Wednesday, 24 April 2013 08:21

Project Nightmares - Gordon Ramsay to the Rescue!

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dow FeatureArticle April24I am a huge Gordon Ramsay fan; from Kitchen Nightmares, to Hell's Kitchen, across-the-board Ramsay is both an entertainer and expert in his field. The magic he works turning around restaurants is amazing. If you spend any time watching Ramsay, and actually listening to him – which people forget to do – he clearly knows what he is talking about in the restaurant business. He has success around the world, is a proven leader, and people should be honored to work with him.

Recently, I was watching an episode of FOX's Kitchen Nightmares,(Mauk, Hayden T.,(Senior Producer), Raigel, Scott (Producer),(2013) Kitchen Nightmares [Television Series] and I started thinking about what Ramsay does when he evaluates restaurants. Many of those same processes could easily be modified to the project management industry regarding the way we evaluate our projects. If you are not familiar with the show, let me walk you through how he turns around restaurants.

Gordon Ramsay's Kitchen Nightmares Evaluation Process

  1. Samples the food (he tries almost the whole menu)
  2. Review of the surroundings (color, lighting, atmosphere, etc.)
  3. Review of the kitchen processes (billing, wait staff, line cooks, how orders are processed, etc.)
  4. Review of staff (including qualifications, background, experiences of owners, wait staff, bartenders, chiefs, etc.)
  5. Review of fridges (walk-in's, freezers, food quality, etc.)

And the list goes on and on.

After Ramsay spends the time and evaluates these multiple areas, he then starts recommending ways to improve the restaurant. He changes the menu, redecorates, changes processes, hires chefs, and sets up the restaurant up for success. After Ramsay leaves, it is up to the restaurant owner to keep everything Ramsay has set up or they could quickly fall back into trouble.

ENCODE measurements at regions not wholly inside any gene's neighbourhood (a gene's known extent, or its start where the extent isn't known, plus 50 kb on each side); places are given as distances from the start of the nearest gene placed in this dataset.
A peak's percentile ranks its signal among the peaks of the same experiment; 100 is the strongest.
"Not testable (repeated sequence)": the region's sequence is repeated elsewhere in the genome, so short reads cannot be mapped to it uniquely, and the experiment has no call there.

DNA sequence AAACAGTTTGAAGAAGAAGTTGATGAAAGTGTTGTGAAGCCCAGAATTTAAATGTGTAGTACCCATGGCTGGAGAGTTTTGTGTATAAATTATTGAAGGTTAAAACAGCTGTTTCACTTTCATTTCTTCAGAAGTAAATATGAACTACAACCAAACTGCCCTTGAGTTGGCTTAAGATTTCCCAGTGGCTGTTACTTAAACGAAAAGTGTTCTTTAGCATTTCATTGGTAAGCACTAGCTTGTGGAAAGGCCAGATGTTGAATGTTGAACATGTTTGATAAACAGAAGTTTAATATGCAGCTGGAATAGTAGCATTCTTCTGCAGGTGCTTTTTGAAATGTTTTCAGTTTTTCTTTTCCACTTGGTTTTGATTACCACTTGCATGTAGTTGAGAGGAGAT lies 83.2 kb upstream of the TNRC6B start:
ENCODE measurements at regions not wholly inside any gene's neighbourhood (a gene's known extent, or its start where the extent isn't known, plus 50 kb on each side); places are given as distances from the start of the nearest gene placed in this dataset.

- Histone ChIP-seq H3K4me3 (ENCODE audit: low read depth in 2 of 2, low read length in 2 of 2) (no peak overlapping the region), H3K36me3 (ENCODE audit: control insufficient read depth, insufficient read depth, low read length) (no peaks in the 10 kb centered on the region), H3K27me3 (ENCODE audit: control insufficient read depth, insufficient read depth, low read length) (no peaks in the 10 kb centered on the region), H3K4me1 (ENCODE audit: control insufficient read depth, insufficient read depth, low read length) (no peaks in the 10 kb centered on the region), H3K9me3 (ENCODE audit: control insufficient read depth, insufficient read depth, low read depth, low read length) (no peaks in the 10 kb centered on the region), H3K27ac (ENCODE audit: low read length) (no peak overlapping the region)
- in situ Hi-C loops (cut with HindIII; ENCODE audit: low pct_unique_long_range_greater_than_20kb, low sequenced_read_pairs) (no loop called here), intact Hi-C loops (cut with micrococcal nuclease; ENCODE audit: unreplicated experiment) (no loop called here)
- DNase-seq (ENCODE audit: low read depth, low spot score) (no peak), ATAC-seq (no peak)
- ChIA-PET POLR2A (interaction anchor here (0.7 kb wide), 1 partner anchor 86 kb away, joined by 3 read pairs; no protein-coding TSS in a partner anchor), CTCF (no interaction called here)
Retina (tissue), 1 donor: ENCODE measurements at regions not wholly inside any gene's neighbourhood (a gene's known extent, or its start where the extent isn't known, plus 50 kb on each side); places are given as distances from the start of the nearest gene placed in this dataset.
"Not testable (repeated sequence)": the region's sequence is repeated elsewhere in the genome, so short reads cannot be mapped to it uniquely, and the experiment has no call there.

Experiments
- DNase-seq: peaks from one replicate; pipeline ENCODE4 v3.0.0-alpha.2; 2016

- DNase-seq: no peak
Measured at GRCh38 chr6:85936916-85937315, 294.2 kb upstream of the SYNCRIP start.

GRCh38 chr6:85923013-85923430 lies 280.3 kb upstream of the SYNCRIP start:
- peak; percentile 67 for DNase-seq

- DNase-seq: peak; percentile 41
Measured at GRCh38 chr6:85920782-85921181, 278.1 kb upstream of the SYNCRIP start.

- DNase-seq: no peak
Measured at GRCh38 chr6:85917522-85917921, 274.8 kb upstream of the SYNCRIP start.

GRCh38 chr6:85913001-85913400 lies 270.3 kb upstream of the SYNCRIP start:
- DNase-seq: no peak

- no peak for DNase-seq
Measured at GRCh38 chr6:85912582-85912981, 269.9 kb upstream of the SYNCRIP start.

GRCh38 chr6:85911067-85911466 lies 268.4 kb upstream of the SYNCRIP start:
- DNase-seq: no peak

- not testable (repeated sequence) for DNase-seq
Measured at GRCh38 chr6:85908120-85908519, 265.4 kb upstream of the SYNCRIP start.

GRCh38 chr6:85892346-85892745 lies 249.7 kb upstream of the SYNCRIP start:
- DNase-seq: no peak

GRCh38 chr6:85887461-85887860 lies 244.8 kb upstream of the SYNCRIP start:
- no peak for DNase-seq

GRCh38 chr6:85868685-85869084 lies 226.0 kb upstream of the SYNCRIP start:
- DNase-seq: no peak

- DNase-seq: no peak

So, let's think about this process that Ramsay does for a second: he comes in, he evaluates, he recommends, he changes, he leaves – a successful working restaurant – all in a matter of weeks.

Now, let’s look at this from a project management perspective.

What happens in the project management world when we evaluate projects? Well, it usually starts with projects going through an auditing process. Project auditing has been going on for years. During these auditing processes, we repeatedly hear, “you don't have this deliverable,” or “this schedule is out-of-date,” or “you are not tracking your budget.” It tends to be of little value from a project manager’s perspective.

And ladies and gentleman THAT is the problem!

That process of looking at projects from a purely audit-taking perspective is where I believe we are going wrong in the project management industry. This is not what Ramsay does when he goes into restaurants. He is not an auditor, nor list-checker, but he is an expert in the restaurant business that knows how they run and why they fail. He has seen restaurants repeatedly make the same mistakes, and when they change even the smallest item, they increase their chances of success. I wonder if we see projects make the same mistakes repeatedly.